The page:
Quick fuel fill-ups spark privacy warning
FUEL companies are giving drivers more options to fill up in an attempt to remove congestion at the pump.
However, Consumer NZ is warning people about giving away personal data, saying they are handing over much more than just their card details.
Z Energy and BP have launched apps which offer customers the option of filling up their car without setting foot in store.
Z Energy is trialling ‘‘Fast Lane,’’ which allows drivers to pull up to dedicated pumps, fuel up and drive off without leaving their car, touching their phone or even their wallet.
Its rival BP allows customers to pull up to any pump, select their pump, fuel type and amount to spend before filling up and driving off.
Both companies use an app, which is pre-loaded with card details. In Z’s case, the app is also loaded with the car’s number plate, which is recognised by cameras at the service station.
Consumer NZ head of testing Paul Smith wanted to remind consumers to check what they were signing up for, and what the company would do with the data.
’’Consumers should realise they are giving up a lot of their personal data to the fuel company, [which is] a concern for many of these loyalty schemes.’’
The apps, as well as card loyalty programmes such as AA Smartfuel, meant consumers were effectively giving up data about their driving habits, grocery shopping ‘‘and much more’’, Smith said.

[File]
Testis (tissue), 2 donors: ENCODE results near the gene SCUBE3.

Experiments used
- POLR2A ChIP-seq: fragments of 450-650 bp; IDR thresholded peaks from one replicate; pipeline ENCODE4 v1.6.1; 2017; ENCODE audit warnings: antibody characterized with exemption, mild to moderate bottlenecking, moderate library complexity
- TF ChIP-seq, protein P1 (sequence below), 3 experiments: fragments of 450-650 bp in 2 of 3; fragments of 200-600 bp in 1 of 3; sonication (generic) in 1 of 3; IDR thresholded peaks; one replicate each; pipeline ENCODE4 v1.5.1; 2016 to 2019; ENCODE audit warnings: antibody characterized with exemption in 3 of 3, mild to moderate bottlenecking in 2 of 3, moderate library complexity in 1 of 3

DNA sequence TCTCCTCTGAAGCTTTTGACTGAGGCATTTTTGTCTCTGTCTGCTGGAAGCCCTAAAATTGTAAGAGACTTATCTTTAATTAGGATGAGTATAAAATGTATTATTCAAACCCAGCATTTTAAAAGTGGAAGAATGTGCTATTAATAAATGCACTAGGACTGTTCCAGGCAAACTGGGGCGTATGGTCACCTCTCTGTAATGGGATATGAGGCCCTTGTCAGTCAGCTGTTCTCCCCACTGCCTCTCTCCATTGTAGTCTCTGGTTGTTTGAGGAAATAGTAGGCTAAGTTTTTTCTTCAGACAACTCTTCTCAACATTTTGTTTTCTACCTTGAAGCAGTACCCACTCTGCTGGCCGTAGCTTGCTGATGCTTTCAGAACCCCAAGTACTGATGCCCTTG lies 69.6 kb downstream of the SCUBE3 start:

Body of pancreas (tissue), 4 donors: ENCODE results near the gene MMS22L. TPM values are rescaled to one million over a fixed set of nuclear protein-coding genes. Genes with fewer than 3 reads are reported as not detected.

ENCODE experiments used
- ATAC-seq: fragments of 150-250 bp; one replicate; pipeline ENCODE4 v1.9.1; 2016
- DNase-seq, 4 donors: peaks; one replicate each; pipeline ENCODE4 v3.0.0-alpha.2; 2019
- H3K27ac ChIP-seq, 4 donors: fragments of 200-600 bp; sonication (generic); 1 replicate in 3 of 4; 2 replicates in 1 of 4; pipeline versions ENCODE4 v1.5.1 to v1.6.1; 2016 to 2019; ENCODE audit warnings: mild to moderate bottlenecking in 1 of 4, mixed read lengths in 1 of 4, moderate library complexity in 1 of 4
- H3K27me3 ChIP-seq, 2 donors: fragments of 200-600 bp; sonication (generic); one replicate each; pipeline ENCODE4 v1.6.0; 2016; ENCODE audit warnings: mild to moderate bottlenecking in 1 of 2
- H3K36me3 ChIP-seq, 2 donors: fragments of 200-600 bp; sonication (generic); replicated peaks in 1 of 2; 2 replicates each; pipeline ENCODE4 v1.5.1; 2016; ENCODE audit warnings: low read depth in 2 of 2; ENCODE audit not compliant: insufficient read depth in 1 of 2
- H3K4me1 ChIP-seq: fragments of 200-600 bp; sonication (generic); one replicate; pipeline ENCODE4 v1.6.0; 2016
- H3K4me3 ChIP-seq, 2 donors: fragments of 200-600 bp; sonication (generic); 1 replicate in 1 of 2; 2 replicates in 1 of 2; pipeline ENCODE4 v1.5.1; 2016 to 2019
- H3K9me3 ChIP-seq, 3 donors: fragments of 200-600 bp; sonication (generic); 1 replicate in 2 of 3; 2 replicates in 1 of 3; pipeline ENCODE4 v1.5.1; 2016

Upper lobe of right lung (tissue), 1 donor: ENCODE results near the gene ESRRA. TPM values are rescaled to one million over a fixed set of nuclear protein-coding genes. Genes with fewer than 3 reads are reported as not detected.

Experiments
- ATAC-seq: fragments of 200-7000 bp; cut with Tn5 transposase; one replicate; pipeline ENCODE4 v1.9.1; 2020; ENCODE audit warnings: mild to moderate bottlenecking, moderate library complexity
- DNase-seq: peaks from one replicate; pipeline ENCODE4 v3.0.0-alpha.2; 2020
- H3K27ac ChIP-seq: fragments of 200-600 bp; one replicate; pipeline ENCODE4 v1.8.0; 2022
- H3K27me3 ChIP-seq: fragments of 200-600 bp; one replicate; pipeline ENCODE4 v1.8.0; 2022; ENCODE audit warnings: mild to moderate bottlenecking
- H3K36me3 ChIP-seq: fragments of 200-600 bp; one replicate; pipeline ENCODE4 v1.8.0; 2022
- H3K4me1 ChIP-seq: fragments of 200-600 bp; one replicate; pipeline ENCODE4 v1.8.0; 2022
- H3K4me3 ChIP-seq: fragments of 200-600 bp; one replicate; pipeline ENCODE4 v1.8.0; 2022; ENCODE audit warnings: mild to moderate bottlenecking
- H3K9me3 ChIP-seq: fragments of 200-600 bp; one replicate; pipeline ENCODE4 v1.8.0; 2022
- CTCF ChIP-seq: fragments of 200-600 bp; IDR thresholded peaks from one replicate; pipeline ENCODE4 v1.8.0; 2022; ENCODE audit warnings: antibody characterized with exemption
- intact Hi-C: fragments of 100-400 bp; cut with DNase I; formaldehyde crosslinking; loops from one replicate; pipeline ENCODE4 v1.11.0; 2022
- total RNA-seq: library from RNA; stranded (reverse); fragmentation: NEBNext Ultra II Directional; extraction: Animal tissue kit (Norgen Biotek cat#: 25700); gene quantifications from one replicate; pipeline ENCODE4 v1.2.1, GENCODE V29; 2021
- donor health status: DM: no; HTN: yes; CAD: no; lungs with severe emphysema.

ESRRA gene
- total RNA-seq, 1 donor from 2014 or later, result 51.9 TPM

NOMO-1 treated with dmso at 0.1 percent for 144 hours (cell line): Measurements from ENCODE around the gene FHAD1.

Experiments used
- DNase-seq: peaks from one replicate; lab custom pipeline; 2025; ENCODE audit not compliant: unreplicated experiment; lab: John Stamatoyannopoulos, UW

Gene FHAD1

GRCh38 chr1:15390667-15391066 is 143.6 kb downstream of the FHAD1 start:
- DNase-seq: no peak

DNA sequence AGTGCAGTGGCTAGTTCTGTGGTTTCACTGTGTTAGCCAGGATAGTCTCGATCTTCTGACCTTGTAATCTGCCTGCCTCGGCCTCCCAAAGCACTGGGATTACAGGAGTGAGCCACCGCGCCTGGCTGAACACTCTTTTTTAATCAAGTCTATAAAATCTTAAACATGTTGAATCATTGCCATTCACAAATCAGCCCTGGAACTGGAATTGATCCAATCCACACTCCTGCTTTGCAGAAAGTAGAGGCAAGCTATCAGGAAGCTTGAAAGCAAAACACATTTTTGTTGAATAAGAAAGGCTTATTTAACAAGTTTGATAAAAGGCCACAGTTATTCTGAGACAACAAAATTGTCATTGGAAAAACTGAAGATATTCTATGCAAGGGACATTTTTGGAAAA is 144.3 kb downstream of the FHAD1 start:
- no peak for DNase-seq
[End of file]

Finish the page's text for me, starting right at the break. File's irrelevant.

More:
However, he thought the Z system – which is being trialled at 10 stations in Auckland and Christchurch – would go down well.
‘‘It’s a logical extension of the pay-at-pump idea, using a phone as the interface. The number plate recognition system is used at airport parking too, so it’s all tech that’s in place and should work well,’’ Smith said.
‘‘However, with the Z service, consumers need to be aware that it’s based on your number plate, you don’t need your phone with you, so anyone driving your car can refuel,’’ Smith said.
‘‘That could be a good thing, adding convenience for other family members, or a risk.’’
Consumer NZ is warning motorists to be aware of the data they give away.